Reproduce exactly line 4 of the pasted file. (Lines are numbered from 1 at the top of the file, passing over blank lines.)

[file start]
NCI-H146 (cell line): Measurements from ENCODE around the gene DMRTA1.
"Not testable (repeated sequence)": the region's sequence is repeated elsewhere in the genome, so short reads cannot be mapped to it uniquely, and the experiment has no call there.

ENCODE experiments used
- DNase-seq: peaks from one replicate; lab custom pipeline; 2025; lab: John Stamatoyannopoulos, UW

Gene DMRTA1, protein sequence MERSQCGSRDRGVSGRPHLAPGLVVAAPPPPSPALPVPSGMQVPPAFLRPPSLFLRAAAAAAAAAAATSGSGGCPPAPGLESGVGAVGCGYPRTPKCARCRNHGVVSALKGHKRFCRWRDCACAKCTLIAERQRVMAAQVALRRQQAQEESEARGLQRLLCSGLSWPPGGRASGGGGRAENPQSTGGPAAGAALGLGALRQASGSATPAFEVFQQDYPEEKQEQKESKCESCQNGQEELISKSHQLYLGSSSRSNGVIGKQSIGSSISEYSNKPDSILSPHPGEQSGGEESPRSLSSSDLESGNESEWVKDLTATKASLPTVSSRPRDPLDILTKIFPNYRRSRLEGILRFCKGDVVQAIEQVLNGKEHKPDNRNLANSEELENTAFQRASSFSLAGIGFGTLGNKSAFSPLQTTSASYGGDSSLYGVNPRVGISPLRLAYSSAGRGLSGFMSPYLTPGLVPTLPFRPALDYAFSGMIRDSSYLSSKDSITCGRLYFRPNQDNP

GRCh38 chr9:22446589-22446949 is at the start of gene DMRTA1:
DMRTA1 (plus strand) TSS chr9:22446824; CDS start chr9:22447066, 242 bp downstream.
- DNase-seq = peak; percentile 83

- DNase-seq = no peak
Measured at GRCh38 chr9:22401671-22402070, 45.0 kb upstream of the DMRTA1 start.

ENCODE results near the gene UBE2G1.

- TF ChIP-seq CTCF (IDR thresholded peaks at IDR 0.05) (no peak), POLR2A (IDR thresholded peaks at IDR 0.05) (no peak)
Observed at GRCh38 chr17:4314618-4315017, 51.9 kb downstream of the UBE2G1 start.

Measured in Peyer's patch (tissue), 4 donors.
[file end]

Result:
- DNase-seq: peaks from one replicate; lab custom pipeline; 2025; lab: John Stamatoyannopoulos, UW